News » Designing Greenfield or Renovated Operational Environments
Designing Greenfield or Renovated Operational Environments
Friday, November 15, 2013
Cliff Quick, Director of Inside Sales and Project Management, G.A. Braun
Whether your laundry project involves a new building design, renovation, expansion or even simply purchasing a “new” machine, the plant layout will most likely need to be reviewed.
This is not only to accommodate the material/process work flow but also to validate existing utility and site infrastructure concerns for the project. In a perfect world, the equipment layout wo uld begin with a “blank canvas” and the concepts would be created by an architectural/engineering firm to design a laundry that best suits the needs of the customer. The optimization of the building space and utilization of the "cube" would be taken into consideration to support the initial production processing volume as well as any strategic “vision” for business growth. Unfortunately, this ideal situation rarely occurs with laundry projects. More often than not projects fall into the categories of expansion or renovation/retooling. These types of projects are the most complex given the need to maintain levels of production during project implementation activity. In some cases, a compromise must be made between supporting existing processing requirements and the project implementation. We understand these unique challenges and partner with our clients to execute equipment installation projects in the safest and most cost-efficient manner possible.
During site assessments of existing facilities, whether it be healthcare, linen, or industrial plants, many operations are in older buildings with limited space to expand. Future expansion & strategic growth were likely not taken into consideration when the initial facility layout was completed. Floor space is a precious commodity in a laundry. Yet, we discover batch tunnel washer systems set into building corners with no room to expand production capacity or replace aging equipment. Building additions have been incorporated over time to accommodate new equipment to process additional capacity. Plants that have been expanded in this manner tend to resemble complex “jigsaw puzzles”. Often these expansion efforts were not well positioned to support the needs of the operation strategically. Sometimes in the haste to address immediate shortcomings, decisions are made that negatively impact the operation over time. This is why we believe in a thorough analysis and taking a comprehensive design approach, so that we take all future business objectives into consideration before we implement a solution. We place significant emphasis on designing processing solutions that will afford the operator the ability to grow the business without extensive capital expenditures for the “concrete & steel” necessary to construct additional operating space. Therefore, it is important to take into consideration future growth by allocating operating ”space” for future equipment. Typically Braun will show future machines in the layout design as this approach provides a clear understanding where future equipment is to be installed and integrated.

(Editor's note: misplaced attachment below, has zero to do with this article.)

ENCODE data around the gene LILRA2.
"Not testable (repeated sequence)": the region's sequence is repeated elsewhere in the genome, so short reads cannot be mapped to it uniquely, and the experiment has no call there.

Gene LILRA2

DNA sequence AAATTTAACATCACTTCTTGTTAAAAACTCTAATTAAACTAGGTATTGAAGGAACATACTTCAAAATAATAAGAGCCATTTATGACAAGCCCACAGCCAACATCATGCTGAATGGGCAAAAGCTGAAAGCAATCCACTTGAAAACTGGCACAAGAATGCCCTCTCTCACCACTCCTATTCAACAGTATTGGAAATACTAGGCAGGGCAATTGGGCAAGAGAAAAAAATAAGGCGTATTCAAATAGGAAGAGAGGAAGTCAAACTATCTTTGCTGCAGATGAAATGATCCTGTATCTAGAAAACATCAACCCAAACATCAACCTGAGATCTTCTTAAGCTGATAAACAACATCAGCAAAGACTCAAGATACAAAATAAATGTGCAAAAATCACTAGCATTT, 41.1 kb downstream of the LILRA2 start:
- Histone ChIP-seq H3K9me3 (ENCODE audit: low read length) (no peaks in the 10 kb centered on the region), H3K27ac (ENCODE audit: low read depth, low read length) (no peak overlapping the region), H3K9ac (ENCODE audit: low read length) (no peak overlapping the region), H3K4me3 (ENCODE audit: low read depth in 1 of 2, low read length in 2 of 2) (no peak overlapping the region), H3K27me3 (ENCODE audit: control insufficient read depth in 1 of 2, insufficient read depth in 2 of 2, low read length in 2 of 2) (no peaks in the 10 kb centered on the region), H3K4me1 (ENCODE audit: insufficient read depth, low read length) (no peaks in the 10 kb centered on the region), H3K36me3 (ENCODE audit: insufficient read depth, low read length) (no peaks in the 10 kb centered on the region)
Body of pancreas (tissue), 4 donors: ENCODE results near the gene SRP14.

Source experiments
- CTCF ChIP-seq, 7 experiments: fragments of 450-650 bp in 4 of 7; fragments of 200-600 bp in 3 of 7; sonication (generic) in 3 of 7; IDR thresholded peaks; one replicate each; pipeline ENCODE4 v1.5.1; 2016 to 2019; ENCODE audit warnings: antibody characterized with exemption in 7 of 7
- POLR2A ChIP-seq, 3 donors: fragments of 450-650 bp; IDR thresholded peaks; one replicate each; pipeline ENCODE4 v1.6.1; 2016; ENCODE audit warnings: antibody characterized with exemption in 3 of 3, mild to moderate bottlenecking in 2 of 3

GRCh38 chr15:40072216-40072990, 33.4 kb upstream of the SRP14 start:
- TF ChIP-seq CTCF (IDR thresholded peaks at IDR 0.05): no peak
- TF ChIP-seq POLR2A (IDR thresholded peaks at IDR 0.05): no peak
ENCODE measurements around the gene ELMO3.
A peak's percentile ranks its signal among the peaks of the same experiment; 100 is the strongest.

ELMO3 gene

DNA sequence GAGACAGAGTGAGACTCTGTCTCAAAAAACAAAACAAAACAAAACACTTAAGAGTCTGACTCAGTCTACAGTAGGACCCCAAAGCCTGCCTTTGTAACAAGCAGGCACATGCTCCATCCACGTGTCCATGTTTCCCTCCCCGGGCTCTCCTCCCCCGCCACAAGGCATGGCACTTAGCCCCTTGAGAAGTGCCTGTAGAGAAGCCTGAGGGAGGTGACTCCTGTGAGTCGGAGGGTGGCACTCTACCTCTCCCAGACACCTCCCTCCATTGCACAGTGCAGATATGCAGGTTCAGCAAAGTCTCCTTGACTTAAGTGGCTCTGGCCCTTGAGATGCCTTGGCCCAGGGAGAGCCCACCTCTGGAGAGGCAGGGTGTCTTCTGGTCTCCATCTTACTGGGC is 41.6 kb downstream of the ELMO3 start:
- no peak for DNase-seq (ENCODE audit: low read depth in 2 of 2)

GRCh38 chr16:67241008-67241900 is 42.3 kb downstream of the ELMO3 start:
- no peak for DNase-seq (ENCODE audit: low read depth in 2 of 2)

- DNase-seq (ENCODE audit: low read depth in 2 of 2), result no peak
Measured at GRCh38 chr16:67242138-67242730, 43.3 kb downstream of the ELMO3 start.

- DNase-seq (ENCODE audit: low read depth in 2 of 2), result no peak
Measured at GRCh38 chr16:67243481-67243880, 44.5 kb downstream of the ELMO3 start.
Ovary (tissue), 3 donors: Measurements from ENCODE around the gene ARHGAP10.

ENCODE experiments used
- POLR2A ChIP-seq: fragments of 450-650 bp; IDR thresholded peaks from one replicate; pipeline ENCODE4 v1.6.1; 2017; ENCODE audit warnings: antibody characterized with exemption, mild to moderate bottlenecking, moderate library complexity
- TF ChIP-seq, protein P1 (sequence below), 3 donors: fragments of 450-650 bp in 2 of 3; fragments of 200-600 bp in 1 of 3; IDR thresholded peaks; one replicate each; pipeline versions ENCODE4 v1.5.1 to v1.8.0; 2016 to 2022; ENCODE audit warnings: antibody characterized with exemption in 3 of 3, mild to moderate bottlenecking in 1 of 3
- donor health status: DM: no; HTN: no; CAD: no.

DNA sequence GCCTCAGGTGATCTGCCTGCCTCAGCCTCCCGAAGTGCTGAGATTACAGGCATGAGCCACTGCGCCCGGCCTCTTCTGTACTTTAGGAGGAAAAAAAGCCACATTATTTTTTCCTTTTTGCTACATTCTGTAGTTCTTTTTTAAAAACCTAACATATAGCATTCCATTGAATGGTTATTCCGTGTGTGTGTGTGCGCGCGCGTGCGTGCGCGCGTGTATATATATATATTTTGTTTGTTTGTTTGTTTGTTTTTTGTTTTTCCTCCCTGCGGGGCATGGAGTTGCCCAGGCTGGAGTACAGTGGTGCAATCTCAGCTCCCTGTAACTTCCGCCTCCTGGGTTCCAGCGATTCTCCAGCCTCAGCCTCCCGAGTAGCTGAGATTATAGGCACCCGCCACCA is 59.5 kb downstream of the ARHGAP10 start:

The majority of the time expended during the laundry design process is determining the current and future production requirements, the most efficient manner in which to process the goods, and the optimal fit of the equipment.
When designing a new facility, a number of criteria should be taken into consideration. It is vital to understand the process flow so equipment is placed in a configuration that optimizes material handling while allowing ample space for projected future expansion.
Ceiling heights need to be designed with adequate AFF clearance to accommodate monorail systems. Utility systems (electrical/mechanical) need to be provided for all necessary equipment and incorporate future growth needs in the design process. Chemicals, linen storage, loading docks, office space, maintenance areas, employee locker rooms and rest rooms should also be taken into consideration with ample space provided. Parking and exterior access to the building for deliveries and material offloading are often overlooked. This includes the modeling of various route trucks and large bulk transport vehicles. Customers often approach Braun looking for a solution to address their inability to meet production goals. Often they simply want to add equipment to address this need. This may not always be the appropriate approach. Work flow may not be the first thing on a launderer’s mind, but it may be the answer to address their inabilities to meet goals. Analyzing the flow of goods in and out of a laundry plant, reviewing the production metrics and determining the equipment needed, along with some material handling may be the best solution operationally, and this will undoubtedly be the best solution financially.